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Canandaigua








(Labrusca, Vinifera)

Canandaigua is worth attention because of the exceptionally good
keeping qualities of the grapes. The flavor is very good at picking
time but seems, if anything, to improve in storage. The vine
characters are those of Labrusca-Vinifera hybrids, and in these the
variety is the equal of the average cultivated hybrid of these two
species. The characters of the fruit, also, show plainly an admixture
of Vinifera and Labrusca so combined as to make the grapes very
similar to the best of such hybrids. Canandaigua is a chance seedling
found by E. L. Van Wormer, Canandaigua, New York, growing among wild
grapes. It was distributed about 1897.

Vine vigorous, doubtfully hardy, productive. Canes long, few,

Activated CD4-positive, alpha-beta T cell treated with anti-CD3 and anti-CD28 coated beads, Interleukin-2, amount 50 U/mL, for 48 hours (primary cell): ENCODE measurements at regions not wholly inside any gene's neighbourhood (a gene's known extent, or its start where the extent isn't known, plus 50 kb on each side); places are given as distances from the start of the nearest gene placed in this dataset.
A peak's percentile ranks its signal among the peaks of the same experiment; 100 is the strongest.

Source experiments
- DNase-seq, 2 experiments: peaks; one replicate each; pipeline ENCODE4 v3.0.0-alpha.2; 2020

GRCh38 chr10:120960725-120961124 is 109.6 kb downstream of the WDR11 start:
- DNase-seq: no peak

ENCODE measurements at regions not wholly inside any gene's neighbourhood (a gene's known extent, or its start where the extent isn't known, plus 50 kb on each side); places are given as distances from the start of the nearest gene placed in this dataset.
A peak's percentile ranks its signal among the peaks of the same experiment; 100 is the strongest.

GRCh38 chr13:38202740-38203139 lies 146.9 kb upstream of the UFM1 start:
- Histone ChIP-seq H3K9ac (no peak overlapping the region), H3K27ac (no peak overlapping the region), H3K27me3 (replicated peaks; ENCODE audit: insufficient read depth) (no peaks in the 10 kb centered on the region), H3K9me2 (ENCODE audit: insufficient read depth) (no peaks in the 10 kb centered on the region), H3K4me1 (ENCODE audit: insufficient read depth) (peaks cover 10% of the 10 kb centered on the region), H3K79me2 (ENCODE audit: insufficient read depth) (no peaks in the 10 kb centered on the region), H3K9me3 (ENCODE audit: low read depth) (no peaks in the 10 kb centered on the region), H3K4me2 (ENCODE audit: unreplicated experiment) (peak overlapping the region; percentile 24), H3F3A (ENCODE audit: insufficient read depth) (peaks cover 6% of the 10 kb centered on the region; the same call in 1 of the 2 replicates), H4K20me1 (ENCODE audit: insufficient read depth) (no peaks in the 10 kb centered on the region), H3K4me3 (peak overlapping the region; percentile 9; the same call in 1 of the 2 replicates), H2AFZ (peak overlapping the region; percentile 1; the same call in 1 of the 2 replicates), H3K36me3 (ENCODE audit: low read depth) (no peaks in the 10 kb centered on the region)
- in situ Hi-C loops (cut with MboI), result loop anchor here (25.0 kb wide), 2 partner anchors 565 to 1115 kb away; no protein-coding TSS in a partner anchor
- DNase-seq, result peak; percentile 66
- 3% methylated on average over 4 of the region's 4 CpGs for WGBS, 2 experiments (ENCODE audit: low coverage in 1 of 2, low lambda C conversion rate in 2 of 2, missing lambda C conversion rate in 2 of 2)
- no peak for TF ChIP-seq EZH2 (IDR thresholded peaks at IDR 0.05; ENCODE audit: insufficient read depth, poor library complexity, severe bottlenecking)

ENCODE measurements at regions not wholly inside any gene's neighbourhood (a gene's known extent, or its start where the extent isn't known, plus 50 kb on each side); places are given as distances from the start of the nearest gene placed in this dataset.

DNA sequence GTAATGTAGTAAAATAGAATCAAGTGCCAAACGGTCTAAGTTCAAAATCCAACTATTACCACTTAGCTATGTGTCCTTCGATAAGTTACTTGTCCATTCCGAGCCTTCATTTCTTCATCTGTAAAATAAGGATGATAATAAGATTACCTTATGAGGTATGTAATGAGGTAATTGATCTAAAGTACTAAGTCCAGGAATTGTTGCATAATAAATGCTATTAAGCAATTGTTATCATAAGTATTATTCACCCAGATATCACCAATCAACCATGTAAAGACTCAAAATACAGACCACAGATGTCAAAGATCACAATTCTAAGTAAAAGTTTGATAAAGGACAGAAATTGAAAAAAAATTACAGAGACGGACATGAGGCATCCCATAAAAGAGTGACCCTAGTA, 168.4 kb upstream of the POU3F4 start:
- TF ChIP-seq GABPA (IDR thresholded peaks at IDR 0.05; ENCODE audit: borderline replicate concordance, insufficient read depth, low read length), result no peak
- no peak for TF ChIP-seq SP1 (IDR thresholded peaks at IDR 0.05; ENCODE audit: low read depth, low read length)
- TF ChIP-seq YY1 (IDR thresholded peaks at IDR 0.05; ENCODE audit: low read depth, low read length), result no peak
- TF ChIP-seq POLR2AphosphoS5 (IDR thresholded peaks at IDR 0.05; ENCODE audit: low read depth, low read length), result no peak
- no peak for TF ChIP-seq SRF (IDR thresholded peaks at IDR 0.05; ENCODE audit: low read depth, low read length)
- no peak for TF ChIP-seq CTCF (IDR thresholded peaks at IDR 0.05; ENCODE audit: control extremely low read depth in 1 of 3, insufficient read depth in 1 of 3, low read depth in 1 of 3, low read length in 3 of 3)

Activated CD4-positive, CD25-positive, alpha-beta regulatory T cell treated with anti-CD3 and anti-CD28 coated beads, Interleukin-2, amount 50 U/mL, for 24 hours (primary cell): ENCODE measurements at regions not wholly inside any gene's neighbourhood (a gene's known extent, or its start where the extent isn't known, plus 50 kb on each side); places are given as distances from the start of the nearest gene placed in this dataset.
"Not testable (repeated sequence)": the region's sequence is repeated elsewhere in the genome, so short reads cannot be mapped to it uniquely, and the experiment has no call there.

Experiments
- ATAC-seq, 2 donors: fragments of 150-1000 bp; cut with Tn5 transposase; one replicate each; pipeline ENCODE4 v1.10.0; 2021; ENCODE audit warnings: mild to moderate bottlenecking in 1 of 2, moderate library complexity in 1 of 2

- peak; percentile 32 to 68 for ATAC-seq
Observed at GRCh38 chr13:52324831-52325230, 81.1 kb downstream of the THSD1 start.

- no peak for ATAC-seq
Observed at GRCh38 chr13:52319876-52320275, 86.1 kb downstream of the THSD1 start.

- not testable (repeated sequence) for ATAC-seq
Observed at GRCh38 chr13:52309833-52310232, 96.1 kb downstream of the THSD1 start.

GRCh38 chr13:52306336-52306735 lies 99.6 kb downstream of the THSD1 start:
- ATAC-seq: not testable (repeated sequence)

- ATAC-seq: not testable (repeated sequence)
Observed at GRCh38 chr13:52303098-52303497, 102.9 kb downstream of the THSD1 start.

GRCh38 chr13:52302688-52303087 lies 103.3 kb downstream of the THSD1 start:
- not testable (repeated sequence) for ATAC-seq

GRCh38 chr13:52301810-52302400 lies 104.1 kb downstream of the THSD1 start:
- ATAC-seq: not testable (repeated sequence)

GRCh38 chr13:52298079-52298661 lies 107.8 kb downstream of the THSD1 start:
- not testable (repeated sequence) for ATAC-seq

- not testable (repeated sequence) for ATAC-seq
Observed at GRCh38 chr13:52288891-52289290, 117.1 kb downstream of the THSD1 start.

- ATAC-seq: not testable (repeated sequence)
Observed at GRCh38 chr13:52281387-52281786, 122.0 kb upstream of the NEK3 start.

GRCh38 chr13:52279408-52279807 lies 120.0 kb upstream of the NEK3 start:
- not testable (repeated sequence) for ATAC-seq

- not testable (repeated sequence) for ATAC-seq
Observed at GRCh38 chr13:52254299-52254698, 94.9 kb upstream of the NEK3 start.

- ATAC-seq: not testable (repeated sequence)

reddish-brown, faint bloom; nodes enlarged, flattened; tendrils
semi-continuous, bifid, dehisce early. Leaves large, thin; upper
surface light green; lower surface gray-green. Flowers sterile or
sometimes partly self-fertile, open in mid-season; stamens
reflexed.

Fruit late mid-season, keeps unusually well. Clusters variable in
size, usually heavily single-shouldered, loose to medium. Berries
large, oval, black, covered with thick bloom, persistent; skin
adherent, thin, tough; flesh firm, sweet and rich; good, improves
as season advances. Seeds long with enlarged neck.





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